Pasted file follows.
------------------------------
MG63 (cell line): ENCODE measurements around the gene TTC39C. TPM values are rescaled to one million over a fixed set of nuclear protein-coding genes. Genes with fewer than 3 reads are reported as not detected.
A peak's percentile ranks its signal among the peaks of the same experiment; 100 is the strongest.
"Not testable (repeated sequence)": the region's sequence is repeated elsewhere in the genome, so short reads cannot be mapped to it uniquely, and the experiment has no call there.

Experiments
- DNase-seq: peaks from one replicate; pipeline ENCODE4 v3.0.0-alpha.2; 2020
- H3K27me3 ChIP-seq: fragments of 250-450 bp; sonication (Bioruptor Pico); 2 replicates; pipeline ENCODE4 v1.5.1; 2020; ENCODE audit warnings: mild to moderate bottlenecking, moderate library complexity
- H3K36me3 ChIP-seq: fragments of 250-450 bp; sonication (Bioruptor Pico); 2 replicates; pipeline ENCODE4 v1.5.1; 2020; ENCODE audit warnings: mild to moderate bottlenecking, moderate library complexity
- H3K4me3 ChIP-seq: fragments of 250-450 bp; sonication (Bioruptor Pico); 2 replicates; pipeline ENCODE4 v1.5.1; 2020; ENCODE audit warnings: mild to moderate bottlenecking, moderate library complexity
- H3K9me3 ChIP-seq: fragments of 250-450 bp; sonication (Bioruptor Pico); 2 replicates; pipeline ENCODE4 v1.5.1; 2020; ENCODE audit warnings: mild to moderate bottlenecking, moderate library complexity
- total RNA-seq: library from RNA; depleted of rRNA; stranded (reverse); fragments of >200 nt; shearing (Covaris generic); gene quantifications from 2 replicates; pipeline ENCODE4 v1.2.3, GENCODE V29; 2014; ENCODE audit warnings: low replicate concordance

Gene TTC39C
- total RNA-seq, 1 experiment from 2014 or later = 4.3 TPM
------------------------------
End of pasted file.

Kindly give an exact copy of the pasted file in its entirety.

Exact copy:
MG63 (cell line): ENCODE measurements around the gene TTC39C. TPM values are rescaled to one million over a fixed set of nuclear protein-coding genes. Genes with fewer than 3 reads are reported as not detected.
A peak's percentile ranks its signal among the peaks of the same experiment; 100 is the strongest.
"Not testable (repeated sequence)": the region's sequence is repeated elsewhere in the genome, so short reads cannot be mapped to it uniquely, and the experiment has no call there.

Experiments
- DNase-seq: peaks from one replicate; pipeline ENCODE4 v3.0.0-alpha.2; 2020
- H3K27me3 ChIP-seq: fragments of 250-450 bp; sonication (Bioruptor Pico); 2 replicates; pipeline ENCODE4 v1.5.1; 2020; ENCODE audit warnings: mild to moderate bottlenecking, moderate library complexity
- H3K36me3 ChIP-seq: fragments of 250-450 bp; sonication (Bioruptor Pico); 2 replicates; pipeline ENCODE4 v1.5.1; 2020; ENCODE audit warnings: mild to moderate bottlenecking, moderate library complexity
- H3K4me3 ChIP-seq: fragments of 250-450 bp; sonication (Bioruptor Pico); 2 replicates; pipeline ENCODE4 v1.5.1; 2020; ENCODE audit warnings: mild to moderate bottlenecking, moderate library complexity
- H3K9me3 ChIP-seq: fragments of 250-450 bp; sonication (Bioruptor Pico); 2 replicates; pipeline ENCODE4 v1.5.1; 2020; ENCODE audit warnings: mild to moderate bottlenecking, moderate library complexity
- total RNA-seq: library from RNA; depleted of rRNA; stranded (reverse); fragments of >200 nt; shearing (Covaris generic); gene quantifications from 2 replicates; pipeline ENCODE4 v1.2.3, GENCODE V29; 2014; ENCODE audit warnings: low replicate concordance

Gene TTC39C
- total RNA-seq, 1 experiment from 2014 or later = 4.3 TPM